To the Barricades, Vol. 18

Our first foray onto the main stage felt like a preview of cue-to-cue.  Things moved quite slowly as we all got familiar with the traffic patterns and the workings of the actual "trucks" (massive and moveable set pieces) and the "revolve" (the big bridge unit in the centre of the deck).    Figuring out the amount of force required to get these pieces moving and their exact placement proved to be a Herculian effort.

Despite an unexpected and somewhat ironic power outage - we had just been given the safety speech by production manager Trevor McDonald which included very specific instructions on what to do in the event of the power going out - we made it through all of Act One by day's end.  It felt like we were slugging through mud, but director Claude Giroux seemed pleased at what we had accomplished.  In fairness, he did warn us that the first few days on deck were going to feel like a train wreck.

It's hard for the acting side of the production to fully understand and appreciate the work that has happened in preparation for our arrival on to the set, or the level of investment that has occurred over many years to equip the theatre with the quantity and quality of technical equipment that it provides.  From state-of-the-art LED lights to water vapour fog machines to "super expensive" microphones that will amplify the voices of the principle performers, we are incredibly fortunate to play in this kind of theatrical sand box.


Set designer Jason Bolen from New York City arrived in town a couple of days ago.  He's done a brilliant job, along with scenic painter Lisa Ruelling, in creating a realistic setting within which we can tell Victor Hugo's classic story.  I had a chance to visit with Jason over dinner the other night, and enjoyed his insights about the theatre business and the process he went through going from sketches to maquette (the model of the set) to the finished product we're beginning to use right now.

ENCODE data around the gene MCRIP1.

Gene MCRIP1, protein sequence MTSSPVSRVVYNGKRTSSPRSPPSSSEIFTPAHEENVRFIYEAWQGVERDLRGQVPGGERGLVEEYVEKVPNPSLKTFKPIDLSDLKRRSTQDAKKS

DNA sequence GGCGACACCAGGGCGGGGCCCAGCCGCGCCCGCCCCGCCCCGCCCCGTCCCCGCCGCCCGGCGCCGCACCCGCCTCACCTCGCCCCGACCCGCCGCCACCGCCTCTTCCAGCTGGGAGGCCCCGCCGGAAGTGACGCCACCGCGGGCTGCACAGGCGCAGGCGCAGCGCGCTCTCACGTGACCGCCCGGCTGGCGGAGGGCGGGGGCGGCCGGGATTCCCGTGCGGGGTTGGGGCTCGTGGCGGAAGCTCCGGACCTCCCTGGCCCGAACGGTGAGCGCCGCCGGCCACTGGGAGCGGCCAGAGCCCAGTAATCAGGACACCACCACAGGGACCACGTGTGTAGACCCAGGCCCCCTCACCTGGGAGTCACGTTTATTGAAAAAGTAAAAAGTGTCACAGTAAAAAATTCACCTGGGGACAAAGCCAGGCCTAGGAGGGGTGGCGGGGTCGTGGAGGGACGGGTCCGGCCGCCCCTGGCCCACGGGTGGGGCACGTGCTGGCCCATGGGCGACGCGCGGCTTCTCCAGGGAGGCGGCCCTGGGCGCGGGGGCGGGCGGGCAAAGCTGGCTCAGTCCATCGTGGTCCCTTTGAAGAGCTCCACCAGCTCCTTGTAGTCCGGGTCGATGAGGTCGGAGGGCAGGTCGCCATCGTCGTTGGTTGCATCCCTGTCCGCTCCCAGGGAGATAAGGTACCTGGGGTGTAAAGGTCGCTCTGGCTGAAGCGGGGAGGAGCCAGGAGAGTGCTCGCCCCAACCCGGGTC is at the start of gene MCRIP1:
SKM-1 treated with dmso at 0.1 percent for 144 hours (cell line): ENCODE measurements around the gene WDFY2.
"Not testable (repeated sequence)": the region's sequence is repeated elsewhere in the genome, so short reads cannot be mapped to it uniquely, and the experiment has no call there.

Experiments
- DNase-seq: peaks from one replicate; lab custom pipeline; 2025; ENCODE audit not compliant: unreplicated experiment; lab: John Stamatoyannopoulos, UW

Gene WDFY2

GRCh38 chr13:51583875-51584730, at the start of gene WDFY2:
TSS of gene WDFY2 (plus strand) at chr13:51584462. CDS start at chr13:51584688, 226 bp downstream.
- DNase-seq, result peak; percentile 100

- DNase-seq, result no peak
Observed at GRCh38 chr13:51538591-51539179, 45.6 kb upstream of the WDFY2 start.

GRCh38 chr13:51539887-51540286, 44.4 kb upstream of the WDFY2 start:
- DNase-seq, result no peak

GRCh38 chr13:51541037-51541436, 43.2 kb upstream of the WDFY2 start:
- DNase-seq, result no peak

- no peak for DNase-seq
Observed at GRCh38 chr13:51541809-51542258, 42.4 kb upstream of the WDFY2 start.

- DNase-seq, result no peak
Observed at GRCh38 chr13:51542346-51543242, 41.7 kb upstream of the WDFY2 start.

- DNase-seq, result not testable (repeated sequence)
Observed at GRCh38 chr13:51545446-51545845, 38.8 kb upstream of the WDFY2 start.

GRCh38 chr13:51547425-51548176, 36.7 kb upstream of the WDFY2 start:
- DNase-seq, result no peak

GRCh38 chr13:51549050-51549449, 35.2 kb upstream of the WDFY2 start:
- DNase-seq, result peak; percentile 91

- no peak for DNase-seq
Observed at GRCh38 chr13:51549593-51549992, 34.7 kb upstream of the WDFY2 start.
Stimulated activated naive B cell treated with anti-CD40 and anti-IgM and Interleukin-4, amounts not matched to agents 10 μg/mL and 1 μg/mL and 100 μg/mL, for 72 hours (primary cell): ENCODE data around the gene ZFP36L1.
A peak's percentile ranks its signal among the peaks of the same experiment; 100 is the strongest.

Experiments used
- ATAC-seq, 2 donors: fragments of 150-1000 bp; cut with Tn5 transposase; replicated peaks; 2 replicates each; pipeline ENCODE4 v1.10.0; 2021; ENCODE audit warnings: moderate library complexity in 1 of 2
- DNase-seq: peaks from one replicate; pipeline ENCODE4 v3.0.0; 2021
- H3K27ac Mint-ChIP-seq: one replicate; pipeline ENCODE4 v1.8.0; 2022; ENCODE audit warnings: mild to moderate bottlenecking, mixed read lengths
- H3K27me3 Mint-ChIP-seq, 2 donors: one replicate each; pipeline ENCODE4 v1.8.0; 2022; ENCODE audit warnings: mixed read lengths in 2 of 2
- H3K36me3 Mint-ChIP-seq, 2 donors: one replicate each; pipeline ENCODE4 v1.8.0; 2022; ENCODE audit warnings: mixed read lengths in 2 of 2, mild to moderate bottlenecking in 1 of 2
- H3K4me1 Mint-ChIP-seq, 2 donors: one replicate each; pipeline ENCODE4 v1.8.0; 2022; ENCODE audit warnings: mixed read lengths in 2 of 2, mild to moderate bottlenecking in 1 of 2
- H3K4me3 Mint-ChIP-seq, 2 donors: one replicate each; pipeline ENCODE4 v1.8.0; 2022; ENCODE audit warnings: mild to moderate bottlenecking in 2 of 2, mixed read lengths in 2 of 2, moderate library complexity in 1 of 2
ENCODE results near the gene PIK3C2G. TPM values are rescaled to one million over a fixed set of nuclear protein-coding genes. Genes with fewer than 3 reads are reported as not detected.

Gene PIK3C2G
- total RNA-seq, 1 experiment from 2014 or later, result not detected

He spent a full two weeks doing final drafting and creating the fully painted model that the construction and stage management teams used as reference over the past few months.  The level of detail in this miniature is amazing, a piece of art, all by itself.

With the exception of using the barricades, all of our rehearsing has been done on a flat surface in the rehearsal hall.  That changed yesterday as stairs and platforms took us one step closer to the final picture of what Les Mis will look like when we open one week from Friday.

This process is all about adding layers, one at a time, in thoughtful precision.  It's a delicate balance, one that requires a good dose of trust and a lot of support from our awesome stage management team.  Steph, Jennifer and Allison are the superglue that hold us all together and keep us organized.  Their patience is remarkable considering the number of people and the complexity of the production.

We have today off before we get to sing through the show with the band tomorrow night.  The evening off will be good as yesterday's epic day was physically draining on some of us.  Dylan is getting the workout of his life going in and out of the sewer, up and down stairs, and all over the place on the set.  His neck was a tad stiff this morning.

I wish every theatre patron had the opportunity to see the work that happens to create a show like Les Mis.  Hopefully, this blog series begins to tell that story as it is one worth celebrating.  Our job is to make it look and sound easy.  The truth is that the machine behind the curtain will be running a thousand miles an hour with actors, technicians, stage management and stage crew working in total synchronicity with the collective goal of knocking your socks off.  And that's exactly what we're going to do.

Les Mis previews on February 13th and opens Valentine's Day.  It also runs February 15, 18, 19, 20, 21, 22, and 23.  Tickets can be purchased by clicking here.

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